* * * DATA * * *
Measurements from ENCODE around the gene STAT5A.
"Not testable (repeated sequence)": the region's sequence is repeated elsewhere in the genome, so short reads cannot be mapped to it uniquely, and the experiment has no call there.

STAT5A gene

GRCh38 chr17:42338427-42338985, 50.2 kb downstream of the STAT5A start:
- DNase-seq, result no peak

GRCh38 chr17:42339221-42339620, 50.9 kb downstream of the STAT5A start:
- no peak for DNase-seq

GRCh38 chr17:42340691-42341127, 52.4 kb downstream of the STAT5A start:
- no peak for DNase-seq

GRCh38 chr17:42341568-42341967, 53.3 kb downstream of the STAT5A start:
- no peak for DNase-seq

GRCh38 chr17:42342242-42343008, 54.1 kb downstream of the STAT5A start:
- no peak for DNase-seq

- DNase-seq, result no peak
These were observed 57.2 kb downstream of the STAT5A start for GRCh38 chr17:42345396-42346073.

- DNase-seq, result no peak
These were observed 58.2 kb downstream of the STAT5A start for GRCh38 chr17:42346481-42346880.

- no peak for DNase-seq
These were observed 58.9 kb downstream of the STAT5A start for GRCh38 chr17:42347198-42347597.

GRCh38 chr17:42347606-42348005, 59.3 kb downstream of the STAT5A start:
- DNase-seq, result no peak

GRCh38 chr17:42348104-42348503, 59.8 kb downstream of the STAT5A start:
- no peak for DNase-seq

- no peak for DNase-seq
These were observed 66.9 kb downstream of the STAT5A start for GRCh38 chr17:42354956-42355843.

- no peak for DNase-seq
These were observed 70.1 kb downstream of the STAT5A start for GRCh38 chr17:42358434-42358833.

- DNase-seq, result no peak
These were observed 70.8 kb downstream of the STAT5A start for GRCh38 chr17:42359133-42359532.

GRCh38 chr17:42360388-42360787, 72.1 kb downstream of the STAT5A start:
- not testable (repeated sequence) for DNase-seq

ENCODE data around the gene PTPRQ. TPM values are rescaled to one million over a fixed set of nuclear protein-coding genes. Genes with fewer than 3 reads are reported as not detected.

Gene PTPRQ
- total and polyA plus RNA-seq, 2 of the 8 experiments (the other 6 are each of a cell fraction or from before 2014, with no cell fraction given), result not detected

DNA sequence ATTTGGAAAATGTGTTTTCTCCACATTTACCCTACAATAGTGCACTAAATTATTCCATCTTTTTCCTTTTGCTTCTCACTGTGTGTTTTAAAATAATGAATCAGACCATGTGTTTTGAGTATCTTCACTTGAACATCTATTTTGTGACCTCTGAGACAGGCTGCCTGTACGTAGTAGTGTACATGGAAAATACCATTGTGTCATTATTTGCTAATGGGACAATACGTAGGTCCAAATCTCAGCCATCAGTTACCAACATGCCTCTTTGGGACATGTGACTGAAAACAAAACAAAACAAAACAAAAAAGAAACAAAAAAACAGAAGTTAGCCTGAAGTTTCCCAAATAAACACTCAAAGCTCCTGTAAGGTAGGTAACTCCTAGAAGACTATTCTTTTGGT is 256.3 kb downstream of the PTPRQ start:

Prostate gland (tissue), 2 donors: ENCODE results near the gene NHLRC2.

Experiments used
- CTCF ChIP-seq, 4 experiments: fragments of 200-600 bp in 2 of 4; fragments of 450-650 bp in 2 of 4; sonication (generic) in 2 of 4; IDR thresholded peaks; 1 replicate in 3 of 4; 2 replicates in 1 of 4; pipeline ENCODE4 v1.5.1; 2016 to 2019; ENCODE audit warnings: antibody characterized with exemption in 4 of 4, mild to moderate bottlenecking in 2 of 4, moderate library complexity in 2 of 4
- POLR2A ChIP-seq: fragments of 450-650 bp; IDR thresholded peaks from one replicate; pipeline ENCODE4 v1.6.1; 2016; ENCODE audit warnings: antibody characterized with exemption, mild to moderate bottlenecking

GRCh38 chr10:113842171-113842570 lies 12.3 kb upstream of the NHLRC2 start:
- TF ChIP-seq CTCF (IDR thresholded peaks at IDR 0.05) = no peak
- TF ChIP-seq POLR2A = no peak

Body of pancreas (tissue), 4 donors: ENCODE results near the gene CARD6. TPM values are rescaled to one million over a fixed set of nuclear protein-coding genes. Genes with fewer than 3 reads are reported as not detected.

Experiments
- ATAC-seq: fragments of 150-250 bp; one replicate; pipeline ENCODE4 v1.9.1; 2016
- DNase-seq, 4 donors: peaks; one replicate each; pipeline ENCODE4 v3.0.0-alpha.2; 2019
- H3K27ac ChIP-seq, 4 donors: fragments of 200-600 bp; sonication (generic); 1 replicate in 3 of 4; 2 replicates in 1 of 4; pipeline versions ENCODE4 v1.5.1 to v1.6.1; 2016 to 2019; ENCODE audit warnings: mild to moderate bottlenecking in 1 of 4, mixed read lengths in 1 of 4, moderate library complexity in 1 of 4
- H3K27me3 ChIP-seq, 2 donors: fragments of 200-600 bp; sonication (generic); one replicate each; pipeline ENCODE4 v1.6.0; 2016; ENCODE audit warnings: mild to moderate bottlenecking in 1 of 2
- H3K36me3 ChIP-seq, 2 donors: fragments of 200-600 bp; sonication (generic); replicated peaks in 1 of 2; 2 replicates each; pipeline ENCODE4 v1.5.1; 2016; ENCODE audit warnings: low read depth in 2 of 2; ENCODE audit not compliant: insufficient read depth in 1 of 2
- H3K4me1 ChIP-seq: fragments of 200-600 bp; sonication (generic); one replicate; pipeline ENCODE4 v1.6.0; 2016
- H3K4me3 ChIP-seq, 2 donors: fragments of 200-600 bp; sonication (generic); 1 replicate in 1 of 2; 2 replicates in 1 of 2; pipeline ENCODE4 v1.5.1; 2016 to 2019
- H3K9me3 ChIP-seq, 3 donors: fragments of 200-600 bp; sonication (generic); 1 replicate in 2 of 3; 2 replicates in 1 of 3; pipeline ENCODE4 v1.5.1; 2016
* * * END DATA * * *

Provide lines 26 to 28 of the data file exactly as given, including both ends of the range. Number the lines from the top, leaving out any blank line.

- no peak for DNase-seq
These were observed 70.1 kb downstream of the STAT5A start for GRCh38 chr17:42358434-42358833.

- DNase-seq, result no peak